Therefore the c-vertices converge to points on the curves, which
provides the interpolation property (see figure 8).
4.3 Local Corrections Near C-Vertices
Step 3 performs local modifications to the resulting control net near
regular internal c-vertices, and near outward corners. Ordinary vertices that are neighbors of regular internal c-vertices are recalculated by the following rule: Let v denote a regular internal c-vertex,
and let v1 and v2 denote its two neighboring ordinary vertices (see
figure 5). Let p(v1 ), p(v2 ) denote the locations of v1 and v2 that
resulted from step 1 of the algorithm. Let p(v) denote the location
of v that resulted from step 2 of the algorithm. We calculate the
corrected locations p̂(v1 ), p̂(v2 ) by
The cross-curve second derivatives d(v) of the original control net
as determined by the designer, play an important role in determining the shape of the limit surface. As part of constructing the initial
control net, a 3D vector d(v) should be initialized by the designer,
for every regular internal c-vertex and for every regular boundary
In case the initial control net contains only intersection vertices
(such as the control net in figure 1), (1) determines all the crosscurve second derivatives. Otherwise they can be initialized by any
kind of heuristic method.
We suggest the following heuristic approach to initialize d(v)
in case v is a regular internal c-vertex: Let v be associated with
the curve c at the parameter value u, and let v1 , v2 denote the two
ordinary vertices that are neighbors of v (see figure 5). It seems
reasonable to calculate d(v) such that
p(v1 ) + p(v2 ) − 2p(v) = d(v),
because we know that this relation holds in the limit. Since p(v) itself depends on d(v) according to (3), we get the following formula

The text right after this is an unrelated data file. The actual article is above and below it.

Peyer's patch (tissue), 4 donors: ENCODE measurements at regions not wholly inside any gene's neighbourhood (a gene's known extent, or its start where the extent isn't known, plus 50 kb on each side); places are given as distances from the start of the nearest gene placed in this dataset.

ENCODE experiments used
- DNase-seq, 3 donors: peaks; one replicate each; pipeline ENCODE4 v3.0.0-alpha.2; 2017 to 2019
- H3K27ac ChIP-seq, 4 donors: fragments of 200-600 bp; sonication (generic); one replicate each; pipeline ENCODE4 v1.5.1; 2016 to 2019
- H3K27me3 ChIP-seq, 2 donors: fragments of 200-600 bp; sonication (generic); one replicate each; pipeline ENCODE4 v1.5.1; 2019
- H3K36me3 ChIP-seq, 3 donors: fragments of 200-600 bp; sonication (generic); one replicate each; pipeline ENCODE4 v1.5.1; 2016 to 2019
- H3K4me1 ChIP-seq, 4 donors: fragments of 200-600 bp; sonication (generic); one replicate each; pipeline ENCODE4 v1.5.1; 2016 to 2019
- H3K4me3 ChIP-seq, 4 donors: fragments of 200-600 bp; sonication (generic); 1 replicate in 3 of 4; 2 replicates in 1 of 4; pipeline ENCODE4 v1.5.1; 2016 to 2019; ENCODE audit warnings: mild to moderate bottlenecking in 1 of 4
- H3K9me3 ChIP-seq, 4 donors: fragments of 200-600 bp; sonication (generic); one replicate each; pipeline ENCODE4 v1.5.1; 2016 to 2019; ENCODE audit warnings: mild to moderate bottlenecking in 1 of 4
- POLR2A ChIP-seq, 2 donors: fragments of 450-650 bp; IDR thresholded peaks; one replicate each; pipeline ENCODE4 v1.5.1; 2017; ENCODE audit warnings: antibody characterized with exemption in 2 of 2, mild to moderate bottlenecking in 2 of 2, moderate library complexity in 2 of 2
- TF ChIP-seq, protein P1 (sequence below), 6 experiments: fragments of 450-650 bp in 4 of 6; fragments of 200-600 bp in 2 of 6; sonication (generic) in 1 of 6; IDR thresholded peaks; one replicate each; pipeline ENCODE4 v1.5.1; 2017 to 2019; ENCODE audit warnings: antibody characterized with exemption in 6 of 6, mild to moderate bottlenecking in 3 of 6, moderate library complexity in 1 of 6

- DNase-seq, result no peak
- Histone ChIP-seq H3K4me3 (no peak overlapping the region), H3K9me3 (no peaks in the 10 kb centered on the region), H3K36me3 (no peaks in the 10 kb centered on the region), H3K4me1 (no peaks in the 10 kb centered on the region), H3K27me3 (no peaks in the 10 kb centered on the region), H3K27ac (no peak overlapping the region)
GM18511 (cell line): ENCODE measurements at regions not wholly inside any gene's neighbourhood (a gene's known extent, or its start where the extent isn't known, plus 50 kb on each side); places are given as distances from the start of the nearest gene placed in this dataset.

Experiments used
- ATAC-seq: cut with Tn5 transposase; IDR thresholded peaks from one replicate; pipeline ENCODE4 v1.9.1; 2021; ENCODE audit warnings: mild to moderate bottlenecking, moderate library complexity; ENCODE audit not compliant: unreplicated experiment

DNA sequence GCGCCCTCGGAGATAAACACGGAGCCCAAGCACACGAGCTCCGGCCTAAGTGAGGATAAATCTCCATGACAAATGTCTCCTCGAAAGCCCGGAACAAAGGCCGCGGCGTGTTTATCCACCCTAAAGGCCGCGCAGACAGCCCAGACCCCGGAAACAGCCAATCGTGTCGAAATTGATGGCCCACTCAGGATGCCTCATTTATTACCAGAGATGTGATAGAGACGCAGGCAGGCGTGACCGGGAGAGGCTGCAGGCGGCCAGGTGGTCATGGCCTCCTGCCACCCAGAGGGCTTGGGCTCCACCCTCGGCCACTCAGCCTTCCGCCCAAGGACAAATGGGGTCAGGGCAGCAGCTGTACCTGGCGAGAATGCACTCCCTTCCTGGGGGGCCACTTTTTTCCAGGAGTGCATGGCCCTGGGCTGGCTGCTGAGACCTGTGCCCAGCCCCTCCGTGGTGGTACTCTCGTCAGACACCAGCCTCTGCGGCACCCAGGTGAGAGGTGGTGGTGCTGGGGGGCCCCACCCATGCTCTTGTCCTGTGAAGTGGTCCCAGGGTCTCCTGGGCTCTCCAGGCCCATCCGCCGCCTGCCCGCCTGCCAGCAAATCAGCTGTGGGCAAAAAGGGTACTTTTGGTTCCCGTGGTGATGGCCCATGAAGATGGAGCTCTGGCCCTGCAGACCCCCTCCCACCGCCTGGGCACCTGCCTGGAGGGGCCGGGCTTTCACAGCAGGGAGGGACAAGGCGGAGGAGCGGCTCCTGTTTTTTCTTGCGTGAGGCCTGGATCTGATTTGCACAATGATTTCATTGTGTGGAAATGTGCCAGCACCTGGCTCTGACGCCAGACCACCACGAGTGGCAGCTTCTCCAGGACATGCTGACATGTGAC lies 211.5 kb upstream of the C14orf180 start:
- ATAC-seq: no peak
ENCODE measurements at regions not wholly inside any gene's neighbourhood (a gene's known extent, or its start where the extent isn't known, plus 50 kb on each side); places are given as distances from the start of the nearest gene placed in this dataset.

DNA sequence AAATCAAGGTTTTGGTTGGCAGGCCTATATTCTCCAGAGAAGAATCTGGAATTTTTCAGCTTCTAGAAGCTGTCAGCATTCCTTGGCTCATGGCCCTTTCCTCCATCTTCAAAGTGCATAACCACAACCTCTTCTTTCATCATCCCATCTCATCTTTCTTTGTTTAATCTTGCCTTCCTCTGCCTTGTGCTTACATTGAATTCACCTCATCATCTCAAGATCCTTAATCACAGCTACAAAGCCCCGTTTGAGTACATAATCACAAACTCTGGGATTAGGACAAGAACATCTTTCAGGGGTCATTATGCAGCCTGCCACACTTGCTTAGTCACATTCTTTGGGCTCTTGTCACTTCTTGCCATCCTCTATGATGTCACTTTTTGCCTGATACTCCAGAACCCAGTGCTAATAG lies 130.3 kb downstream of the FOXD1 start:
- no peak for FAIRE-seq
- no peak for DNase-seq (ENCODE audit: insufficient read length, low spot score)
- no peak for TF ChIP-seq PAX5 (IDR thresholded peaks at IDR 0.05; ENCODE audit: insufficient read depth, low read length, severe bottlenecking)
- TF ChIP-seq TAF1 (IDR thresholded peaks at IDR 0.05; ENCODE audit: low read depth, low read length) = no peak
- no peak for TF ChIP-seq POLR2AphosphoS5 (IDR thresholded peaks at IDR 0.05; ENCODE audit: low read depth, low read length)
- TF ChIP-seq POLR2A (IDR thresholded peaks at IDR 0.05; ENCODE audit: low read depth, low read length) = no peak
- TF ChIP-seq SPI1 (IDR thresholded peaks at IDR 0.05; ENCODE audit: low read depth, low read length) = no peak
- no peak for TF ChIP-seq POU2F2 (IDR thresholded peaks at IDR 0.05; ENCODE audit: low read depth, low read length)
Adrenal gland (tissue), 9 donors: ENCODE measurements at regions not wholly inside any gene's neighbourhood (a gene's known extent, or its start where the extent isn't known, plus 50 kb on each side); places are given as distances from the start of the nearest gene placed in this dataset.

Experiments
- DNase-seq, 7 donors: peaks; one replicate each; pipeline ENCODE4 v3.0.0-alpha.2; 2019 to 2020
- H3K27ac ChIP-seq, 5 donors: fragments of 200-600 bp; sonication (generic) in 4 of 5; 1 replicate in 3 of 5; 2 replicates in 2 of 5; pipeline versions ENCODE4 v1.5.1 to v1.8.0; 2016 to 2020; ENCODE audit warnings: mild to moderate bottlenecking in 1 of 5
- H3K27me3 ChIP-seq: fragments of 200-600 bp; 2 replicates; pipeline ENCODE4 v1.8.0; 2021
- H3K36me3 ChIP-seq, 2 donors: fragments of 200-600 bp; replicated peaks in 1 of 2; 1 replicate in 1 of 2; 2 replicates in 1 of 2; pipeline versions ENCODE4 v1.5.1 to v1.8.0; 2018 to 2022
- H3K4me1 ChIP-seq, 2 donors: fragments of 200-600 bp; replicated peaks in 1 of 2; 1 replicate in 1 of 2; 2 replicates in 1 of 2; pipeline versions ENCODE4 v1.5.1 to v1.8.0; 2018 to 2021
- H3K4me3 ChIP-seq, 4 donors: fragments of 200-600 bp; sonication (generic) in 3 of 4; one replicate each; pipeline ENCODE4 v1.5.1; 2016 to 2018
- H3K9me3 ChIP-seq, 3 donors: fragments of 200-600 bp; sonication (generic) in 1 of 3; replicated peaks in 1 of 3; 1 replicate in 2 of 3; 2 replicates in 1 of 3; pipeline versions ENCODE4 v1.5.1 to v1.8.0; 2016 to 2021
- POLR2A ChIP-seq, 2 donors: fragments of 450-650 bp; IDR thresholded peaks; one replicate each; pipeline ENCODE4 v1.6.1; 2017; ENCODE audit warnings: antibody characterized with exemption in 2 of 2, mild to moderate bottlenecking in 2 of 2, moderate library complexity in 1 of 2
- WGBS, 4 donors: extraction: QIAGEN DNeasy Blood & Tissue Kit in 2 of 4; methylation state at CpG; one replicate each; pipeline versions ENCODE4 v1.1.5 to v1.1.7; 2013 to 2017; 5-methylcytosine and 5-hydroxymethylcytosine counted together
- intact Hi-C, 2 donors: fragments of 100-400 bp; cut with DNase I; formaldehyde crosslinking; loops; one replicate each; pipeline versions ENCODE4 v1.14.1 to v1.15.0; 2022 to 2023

for d(v):
d(v) =
p(v1 ) − p(v2 )
p̂(v1 ) = p(v) +
p(v2 ) − p(v1 )
p̂(v2 ) = p(v) +
A different correction rule is applied near outward corner vertices. Let v denote an outward corner vertex, and let v1 , . . . , v7
denote its neighboring vertices (see figure 6). The vertex v corresponds to the curve c1 at the parameter value u1 , and to the curve
c2 at the parameter value u2 . In particular, c1 (u1 ) = c2 (u2 ).
Let p(v), p(v1 ), . . . , p(v7 ) denote the locations of v, v1 , . . . , v7
that resulted from steps 1 and 2 of the algorithm. Let a be the
vector a = 14 (1, −1, −1, 2, −1, −1, 1). We calculate the corrected
(p(v1 ) + p(v2 )) − 3c(u) + ∆2 c(v).
In case v is a regular boundary c-vertex, which lies between
two boundary intersection vertices v1 , v2 (see figure 7), one should
probably consider the second derivatives at v1 , v2 when determining d(v). The following heuristic rule can be used:
d(v) =
∆2 c1 (v) + ∆2 c2 (v)
where v1 , v2 are associated with c1 (u1 ) and c2 (u2 ) respectively.
The are many cases when the choice d(v) = 0 generates the
nicest shapes when v is a regular boundary c-vertex. Recall that the
natural interpolating cubic spline has zero second derivative at its
[1] E. Catmull and J. Clark. Recursively generated b-spline surfaces on arbitrary topological meshes. Computer Aided Design, 10:350–355, 1978.
Figure 7: A regular boundary c-vertex between two boundary intersection vertices
Other ways of determining d(v) may employ variational principles. One can choose d(v) such as to minimize a certain fairness
measure of the entire surface.